“Several submissions stated that the Nationality and Borders Bill conflicted with the United Kingdom’s international obligations, including the UN Convention relating to the Status of Refugees and its 1967 Protocol.” (Para 80)

“BID, RCUK, JS3, JS5; and JS18 reported that there was no statutory time limit on immigration detention.” (Para 81)

Professor Jon Yorke was selected to present at the UPR pre-session at the UN in Geneva which occurred on 29 August 2022 and he raised the concerns over (1) the UK Government’s introduction of Bill 117 entitled, A Bill to Reform the Law Relating to Human Rights (Bill of Rights Bill), (2) the rights of migrants, asylum seekers and refugees, with a particular emphasis on Government’s entering into a Migration and Economic Development Partnership with Rwanda (MEDP), (Migrants Factsheet) (3) detention and imprisonment which focused upon children within our prison estate (Detention Factsheet), and (4) the prevalence of racism in the UK, through a critique of the work of the Commission on Race and Ethnic Disparities, and the Government’s reservation on the International Covenant on the Elimination of All Forms of Racial Discrimination (Racism Factsheet). 

Pre-session statement and slides.

Following the presentation in Geneva, the European Union Delegation to the United Nations invited Professor Yorke to present at the Inform Exchange of Views with the EU member states which took place on 17 October 2022.

EU Submission presentation sheet.

(Outcome of the review yet to be published)

Minorities and Deprivation of Liberty Report

This report was written through a new partnership with leading barrister’s chambers, 4 King’s Bench Walk, Inner Temple. Professor Jon Yorke worked alongside Jyoti Wood (a Barrister at 4KBW) and Michael Lane on this submission. Both Jyoti and Michael are PhD students in the Centre for Human Rights. We make recommendations to the UK Government on three key issues relating to minorities and the deprivation of liberty: (1) The rights of migrants, asylum seekers, and refugees, (2) Detention and imprisonment, and (3) Racism.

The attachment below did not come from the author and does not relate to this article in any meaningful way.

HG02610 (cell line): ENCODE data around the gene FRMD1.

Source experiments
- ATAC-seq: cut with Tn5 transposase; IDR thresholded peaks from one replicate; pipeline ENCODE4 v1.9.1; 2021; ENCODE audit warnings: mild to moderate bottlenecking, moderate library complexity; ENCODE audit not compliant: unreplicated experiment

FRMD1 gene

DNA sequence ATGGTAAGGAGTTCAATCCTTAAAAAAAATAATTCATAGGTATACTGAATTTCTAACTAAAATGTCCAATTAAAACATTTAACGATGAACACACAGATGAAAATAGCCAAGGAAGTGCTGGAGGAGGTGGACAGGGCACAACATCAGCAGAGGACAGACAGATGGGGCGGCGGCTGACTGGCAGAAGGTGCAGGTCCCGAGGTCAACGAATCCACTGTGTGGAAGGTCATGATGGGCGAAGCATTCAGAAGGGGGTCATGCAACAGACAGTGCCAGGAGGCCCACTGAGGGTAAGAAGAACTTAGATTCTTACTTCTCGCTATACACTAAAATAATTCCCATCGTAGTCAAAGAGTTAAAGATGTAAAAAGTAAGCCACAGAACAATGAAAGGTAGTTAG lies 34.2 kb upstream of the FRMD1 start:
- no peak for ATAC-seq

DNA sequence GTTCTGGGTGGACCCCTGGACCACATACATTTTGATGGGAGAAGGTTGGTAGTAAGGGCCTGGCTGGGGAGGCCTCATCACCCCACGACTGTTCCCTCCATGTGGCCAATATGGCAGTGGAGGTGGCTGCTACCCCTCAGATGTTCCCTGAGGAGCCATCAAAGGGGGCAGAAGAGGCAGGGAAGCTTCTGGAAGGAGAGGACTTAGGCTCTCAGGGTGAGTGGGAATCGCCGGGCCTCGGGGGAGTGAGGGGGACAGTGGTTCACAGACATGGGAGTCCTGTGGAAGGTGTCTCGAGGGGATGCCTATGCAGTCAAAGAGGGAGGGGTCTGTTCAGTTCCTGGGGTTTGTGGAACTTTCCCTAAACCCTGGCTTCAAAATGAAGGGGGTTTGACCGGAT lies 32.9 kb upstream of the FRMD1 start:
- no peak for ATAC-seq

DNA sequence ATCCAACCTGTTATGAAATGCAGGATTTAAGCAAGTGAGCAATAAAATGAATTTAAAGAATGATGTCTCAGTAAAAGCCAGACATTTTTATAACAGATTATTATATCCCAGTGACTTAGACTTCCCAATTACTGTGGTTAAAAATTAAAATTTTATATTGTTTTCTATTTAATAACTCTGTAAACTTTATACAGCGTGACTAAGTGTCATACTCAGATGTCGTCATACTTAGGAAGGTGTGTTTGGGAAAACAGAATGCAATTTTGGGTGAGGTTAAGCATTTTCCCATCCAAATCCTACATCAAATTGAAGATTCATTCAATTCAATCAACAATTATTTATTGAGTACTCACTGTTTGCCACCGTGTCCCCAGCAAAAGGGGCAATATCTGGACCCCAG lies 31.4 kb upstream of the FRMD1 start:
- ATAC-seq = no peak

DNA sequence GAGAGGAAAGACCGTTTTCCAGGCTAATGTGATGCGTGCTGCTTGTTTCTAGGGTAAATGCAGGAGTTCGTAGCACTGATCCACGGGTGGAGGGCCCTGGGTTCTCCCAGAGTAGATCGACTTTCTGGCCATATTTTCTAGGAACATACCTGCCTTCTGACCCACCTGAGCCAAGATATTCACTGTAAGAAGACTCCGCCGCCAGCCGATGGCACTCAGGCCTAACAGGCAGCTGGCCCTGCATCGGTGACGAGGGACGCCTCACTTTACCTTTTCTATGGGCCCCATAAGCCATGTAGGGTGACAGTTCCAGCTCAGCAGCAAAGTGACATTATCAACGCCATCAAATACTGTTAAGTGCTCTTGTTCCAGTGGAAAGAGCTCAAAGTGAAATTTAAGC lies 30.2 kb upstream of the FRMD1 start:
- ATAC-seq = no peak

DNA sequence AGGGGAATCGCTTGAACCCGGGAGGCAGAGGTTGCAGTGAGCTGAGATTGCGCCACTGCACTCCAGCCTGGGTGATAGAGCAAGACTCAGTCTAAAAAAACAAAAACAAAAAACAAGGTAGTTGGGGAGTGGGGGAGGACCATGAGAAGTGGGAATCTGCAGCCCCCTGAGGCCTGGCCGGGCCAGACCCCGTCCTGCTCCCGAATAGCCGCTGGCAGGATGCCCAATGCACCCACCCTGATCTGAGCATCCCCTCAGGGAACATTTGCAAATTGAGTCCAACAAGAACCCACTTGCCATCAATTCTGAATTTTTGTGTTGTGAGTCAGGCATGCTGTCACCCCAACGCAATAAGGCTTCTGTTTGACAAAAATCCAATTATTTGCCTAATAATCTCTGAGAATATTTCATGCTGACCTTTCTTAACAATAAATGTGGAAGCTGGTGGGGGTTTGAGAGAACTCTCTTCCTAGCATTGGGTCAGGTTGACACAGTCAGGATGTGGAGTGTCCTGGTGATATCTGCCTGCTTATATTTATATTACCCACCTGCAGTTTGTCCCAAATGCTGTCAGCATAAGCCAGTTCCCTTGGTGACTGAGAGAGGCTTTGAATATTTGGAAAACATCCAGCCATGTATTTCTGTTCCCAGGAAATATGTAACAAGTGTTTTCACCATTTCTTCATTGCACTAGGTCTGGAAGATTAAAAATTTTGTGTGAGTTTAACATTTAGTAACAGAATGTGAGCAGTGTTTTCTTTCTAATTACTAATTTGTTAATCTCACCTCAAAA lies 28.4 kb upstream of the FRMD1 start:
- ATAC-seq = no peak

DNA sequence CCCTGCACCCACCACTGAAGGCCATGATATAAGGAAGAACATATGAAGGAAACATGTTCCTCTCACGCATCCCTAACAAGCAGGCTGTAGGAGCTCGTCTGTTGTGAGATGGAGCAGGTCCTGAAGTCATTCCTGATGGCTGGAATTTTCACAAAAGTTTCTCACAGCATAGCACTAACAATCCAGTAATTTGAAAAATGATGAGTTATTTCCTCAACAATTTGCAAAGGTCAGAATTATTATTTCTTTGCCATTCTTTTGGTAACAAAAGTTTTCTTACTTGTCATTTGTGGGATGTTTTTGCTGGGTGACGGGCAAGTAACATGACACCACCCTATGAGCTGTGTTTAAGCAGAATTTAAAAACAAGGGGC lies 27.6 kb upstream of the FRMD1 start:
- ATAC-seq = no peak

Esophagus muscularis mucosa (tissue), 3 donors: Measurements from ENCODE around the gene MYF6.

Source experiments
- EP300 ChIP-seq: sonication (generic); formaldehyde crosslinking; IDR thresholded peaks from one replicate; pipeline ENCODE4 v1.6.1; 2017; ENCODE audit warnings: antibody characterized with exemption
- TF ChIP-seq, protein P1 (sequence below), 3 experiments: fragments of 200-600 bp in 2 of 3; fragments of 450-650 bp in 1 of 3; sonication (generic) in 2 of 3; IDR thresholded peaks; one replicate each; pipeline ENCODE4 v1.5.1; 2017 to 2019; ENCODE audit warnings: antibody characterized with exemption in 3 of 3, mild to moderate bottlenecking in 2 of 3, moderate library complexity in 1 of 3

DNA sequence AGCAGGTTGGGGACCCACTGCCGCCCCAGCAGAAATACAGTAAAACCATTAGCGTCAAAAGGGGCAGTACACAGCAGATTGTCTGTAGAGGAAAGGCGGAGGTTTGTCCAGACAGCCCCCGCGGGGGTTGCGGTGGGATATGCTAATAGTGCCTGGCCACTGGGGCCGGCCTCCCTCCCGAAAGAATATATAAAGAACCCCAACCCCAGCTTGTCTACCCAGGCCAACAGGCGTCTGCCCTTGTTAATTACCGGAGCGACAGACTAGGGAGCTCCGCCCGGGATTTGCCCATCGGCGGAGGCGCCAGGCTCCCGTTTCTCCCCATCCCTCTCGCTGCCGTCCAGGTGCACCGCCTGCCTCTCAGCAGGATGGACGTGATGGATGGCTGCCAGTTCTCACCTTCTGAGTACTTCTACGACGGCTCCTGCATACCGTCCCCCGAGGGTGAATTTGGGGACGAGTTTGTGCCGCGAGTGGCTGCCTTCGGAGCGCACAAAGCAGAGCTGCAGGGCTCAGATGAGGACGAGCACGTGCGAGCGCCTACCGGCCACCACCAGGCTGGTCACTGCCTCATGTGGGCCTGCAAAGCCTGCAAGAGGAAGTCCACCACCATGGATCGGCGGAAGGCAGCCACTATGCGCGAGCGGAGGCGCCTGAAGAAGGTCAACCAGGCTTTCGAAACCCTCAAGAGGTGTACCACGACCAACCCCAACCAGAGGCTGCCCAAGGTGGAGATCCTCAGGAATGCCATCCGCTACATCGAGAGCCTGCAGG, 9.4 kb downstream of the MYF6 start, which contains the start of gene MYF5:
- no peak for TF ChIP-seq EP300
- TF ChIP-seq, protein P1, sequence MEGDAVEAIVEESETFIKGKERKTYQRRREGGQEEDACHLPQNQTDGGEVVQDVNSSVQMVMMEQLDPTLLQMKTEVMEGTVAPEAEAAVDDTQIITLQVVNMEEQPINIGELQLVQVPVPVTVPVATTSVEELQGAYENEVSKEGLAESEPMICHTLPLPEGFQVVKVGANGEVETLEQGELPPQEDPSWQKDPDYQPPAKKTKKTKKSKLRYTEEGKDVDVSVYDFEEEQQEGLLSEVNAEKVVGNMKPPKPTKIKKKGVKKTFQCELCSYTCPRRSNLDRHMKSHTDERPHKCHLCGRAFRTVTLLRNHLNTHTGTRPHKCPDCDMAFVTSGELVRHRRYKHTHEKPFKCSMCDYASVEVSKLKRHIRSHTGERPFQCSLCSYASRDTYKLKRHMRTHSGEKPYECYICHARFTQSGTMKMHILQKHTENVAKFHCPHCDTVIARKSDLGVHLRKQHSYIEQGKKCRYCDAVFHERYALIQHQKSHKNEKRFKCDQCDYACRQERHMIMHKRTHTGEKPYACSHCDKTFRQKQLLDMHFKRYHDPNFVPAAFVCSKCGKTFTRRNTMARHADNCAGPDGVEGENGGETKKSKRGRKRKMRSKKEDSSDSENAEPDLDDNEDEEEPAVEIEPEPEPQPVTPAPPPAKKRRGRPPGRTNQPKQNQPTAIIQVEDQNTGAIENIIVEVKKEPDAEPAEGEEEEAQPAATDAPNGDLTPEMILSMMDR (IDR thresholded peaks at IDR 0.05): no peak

Access report

About the UPR Project at BCU

The Centre for Human Rights (CHR) has been engaging with the Universal Periodic Review (UPR) since 2016. Under the auspice of the Human Rights Council, the UPR is an intergovernmental process providing a review of the human rights record of all Member States.

Through the UPR Project at BCU, the CHR we engage with the UPR through taking part in the UPR Pre-sessions, providing capacity building for UPR stakeholders and National Human Rights Institutions, and the filing of stakeholder reports in selected sessions. The UPR Project is designed to help meet the challenges facing the safeguarding of human rights around the world, and to help ensure that UPR recommendations are translated into domestic legal change in member state parliaments.

We fully support the UPR ethos of encouraging the sharing of best practice globally to protect everyone's human rights.The UPR Project at BCU engages with the UPR regularly as a stakeholder, having submitted numerous reports and been cited by the OHCHR.